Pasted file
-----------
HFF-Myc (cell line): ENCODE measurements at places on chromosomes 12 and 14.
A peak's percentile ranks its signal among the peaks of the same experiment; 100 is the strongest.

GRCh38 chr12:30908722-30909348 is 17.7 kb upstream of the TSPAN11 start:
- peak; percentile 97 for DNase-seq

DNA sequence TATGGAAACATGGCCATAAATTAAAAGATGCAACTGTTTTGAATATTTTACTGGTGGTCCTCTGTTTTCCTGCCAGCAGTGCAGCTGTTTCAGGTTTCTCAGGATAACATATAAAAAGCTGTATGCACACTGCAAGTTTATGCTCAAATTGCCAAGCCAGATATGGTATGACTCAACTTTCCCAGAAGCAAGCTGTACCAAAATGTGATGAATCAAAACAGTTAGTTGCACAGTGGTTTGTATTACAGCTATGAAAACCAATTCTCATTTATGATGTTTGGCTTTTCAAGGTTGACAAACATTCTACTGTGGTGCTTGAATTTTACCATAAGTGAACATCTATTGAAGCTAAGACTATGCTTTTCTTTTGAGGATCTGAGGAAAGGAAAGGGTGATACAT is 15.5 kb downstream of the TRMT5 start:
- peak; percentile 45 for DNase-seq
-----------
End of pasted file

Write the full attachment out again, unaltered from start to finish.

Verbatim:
HFF-Myc (cell line): ENCODE measurements at places on chromosomes 12 and 14.
A peak's percentile ranks its signal among the peaks of the same experiment; 100 is the strongest.

GRCh38 chr12:30908722-30909348 is 17.7 kb upstream of the TSPAN11 start:
- peak; percentile 97 for DNase-seq

DNA sequence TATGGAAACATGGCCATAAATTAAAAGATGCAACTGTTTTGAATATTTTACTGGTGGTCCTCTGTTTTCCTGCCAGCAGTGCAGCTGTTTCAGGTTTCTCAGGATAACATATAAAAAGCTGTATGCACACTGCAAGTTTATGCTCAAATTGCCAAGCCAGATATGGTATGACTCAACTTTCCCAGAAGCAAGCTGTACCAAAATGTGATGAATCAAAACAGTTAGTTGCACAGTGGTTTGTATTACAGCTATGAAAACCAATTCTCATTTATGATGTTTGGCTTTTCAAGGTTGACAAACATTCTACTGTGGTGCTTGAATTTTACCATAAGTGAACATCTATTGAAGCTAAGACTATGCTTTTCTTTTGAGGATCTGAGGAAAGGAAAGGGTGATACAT is 15.5 kb downstream of the TRMT5 start:
- peak; percentile 45 for DNase-seq